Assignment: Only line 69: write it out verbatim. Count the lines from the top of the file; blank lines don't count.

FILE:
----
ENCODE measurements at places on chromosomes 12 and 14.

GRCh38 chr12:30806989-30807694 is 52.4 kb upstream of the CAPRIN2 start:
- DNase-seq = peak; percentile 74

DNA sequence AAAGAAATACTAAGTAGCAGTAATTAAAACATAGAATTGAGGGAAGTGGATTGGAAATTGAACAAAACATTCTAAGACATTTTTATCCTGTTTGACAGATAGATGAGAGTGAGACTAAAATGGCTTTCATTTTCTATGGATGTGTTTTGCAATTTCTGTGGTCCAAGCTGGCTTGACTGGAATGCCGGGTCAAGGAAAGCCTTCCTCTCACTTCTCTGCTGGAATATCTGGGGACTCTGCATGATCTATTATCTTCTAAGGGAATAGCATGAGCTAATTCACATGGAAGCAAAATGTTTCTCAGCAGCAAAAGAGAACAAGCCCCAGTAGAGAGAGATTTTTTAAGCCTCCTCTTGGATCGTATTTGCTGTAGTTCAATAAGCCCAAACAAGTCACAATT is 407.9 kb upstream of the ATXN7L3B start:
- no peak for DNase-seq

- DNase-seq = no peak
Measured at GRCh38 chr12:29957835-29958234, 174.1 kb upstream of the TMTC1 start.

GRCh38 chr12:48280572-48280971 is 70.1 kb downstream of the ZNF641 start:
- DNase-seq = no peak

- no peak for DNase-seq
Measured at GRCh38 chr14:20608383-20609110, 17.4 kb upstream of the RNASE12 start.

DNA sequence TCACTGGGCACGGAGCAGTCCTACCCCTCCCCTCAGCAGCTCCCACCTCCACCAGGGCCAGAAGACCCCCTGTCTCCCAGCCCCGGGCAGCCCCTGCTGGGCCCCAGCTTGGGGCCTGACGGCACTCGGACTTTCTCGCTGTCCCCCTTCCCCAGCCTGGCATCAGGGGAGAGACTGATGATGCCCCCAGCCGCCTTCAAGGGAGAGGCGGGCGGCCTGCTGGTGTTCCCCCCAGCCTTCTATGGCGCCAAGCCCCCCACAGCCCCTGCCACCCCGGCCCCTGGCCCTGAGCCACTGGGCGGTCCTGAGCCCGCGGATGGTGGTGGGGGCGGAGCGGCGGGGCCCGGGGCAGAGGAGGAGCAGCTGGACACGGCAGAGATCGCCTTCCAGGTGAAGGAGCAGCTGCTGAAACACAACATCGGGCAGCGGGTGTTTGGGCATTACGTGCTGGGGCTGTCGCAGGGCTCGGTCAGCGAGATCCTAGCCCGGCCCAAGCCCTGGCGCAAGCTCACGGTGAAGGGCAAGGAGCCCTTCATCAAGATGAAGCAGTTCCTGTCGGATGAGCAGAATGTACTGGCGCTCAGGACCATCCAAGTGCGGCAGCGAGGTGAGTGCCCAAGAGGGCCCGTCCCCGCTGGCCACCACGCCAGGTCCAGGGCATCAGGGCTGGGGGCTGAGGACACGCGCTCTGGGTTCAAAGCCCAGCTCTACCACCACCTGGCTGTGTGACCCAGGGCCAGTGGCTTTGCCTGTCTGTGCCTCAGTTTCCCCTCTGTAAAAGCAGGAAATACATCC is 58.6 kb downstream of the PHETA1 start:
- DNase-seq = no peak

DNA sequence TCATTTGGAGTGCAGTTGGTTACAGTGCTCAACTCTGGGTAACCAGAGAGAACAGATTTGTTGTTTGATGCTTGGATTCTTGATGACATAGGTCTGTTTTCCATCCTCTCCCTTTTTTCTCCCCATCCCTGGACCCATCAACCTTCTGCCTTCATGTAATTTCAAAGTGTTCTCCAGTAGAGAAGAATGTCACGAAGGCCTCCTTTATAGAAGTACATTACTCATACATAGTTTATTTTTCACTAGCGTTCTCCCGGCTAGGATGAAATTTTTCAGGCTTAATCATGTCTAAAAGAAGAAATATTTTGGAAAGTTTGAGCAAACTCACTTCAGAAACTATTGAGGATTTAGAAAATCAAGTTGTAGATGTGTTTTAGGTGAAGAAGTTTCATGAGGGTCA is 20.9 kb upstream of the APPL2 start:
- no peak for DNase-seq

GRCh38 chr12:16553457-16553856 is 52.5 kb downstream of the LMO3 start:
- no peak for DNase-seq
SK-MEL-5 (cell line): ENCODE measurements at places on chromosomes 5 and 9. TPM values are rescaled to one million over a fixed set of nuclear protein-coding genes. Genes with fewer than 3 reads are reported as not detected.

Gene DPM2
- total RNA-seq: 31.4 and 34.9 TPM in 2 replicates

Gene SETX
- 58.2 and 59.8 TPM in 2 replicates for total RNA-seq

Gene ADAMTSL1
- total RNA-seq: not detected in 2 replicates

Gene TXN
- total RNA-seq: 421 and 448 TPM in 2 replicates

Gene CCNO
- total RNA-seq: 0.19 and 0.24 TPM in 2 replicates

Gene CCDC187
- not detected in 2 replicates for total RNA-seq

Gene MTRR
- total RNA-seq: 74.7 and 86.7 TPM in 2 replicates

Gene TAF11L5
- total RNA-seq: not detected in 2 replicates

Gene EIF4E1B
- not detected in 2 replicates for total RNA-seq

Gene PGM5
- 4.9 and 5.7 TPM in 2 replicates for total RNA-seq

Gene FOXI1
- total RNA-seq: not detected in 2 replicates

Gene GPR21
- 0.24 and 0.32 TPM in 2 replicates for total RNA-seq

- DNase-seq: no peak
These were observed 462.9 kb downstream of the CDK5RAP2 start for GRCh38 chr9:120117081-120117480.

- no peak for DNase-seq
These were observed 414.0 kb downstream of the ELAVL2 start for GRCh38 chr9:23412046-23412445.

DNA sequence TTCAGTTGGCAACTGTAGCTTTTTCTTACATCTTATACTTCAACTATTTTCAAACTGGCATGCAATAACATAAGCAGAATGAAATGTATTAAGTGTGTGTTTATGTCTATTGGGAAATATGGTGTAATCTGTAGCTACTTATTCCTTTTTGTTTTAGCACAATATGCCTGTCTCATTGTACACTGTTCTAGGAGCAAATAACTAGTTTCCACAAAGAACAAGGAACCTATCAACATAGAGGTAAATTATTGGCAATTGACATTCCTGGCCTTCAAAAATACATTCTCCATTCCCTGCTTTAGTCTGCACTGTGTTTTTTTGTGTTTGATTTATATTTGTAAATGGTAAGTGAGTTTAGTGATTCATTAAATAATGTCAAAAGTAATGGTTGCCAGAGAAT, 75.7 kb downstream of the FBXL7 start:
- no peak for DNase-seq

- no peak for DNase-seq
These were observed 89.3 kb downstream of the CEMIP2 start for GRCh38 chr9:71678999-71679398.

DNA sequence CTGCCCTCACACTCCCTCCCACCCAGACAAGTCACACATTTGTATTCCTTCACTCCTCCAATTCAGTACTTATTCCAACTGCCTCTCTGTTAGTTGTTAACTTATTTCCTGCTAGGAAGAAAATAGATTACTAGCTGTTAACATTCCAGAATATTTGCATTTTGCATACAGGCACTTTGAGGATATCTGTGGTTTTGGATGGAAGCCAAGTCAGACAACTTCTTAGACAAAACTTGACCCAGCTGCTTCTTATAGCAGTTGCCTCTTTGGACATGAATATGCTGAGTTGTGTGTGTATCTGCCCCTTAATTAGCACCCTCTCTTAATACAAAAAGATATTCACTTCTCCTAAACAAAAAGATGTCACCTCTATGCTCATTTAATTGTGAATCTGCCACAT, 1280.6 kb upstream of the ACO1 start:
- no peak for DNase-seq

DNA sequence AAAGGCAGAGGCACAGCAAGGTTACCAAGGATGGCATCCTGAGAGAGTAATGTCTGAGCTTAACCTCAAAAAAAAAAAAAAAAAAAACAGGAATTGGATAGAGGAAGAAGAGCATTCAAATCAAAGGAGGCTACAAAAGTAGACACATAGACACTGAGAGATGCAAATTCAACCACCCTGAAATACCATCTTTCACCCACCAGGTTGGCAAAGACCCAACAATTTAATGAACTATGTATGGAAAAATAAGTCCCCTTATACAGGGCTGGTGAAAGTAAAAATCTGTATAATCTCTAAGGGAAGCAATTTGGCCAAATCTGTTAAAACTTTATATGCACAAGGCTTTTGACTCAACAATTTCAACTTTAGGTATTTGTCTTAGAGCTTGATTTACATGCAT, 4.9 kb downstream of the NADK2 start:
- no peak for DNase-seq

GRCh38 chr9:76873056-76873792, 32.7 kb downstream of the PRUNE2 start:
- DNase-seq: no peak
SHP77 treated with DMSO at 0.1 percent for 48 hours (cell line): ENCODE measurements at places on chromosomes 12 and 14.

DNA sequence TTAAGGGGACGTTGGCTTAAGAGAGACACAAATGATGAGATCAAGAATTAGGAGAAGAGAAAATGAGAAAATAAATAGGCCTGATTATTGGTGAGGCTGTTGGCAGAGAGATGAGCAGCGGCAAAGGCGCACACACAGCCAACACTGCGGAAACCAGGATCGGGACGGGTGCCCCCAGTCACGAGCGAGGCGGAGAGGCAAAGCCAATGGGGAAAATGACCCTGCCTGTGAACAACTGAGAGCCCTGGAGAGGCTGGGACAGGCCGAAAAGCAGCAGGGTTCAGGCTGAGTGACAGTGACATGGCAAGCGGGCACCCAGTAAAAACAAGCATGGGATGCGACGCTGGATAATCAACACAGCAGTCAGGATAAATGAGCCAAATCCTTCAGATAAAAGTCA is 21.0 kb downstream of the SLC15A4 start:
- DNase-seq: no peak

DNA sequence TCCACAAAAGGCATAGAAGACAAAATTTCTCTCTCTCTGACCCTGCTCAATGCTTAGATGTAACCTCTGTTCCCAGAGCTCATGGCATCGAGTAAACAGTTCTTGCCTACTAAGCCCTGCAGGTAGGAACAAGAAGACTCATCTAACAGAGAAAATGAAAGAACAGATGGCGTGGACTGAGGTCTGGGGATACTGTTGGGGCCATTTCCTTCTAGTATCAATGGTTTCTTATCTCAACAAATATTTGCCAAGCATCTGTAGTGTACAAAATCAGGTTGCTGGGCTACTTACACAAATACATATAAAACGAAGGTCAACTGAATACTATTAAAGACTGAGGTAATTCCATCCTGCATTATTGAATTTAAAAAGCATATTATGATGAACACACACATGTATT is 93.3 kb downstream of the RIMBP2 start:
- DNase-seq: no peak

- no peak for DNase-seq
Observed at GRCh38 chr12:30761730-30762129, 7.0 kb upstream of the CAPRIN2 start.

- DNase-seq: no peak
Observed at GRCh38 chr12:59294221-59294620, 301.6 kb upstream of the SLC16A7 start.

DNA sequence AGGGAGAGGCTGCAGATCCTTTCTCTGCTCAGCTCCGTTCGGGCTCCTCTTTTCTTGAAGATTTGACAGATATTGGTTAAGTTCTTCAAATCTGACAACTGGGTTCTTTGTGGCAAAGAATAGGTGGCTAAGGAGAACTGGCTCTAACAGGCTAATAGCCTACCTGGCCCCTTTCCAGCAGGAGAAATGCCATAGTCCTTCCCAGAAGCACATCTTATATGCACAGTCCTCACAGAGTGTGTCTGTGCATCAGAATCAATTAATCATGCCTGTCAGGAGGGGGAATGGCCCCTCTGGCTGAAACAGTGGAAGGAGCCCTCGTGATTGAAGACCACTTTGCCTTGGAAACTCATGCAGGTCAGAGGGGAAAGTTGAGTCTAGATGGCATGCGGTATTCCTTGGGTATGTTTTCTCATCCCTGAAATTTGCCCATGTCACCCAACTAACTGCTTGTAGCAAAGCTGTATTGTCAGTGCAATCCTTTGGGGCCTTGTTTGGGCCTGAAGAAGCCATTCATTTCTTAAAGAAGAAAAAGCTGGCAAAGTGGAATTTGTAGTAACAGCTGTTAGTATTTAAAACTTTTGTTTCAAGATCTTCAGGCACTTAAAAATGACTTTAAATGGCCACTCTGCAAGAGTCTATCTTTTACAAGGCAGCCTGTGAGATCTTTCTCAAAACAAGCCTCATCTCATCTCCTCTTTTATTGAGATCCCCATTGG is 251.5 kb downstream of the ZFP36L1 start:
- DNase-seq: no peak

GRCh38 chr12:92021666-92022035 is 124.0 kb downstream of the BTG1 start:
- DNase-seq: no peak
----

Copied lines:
- DNase-seq: no peak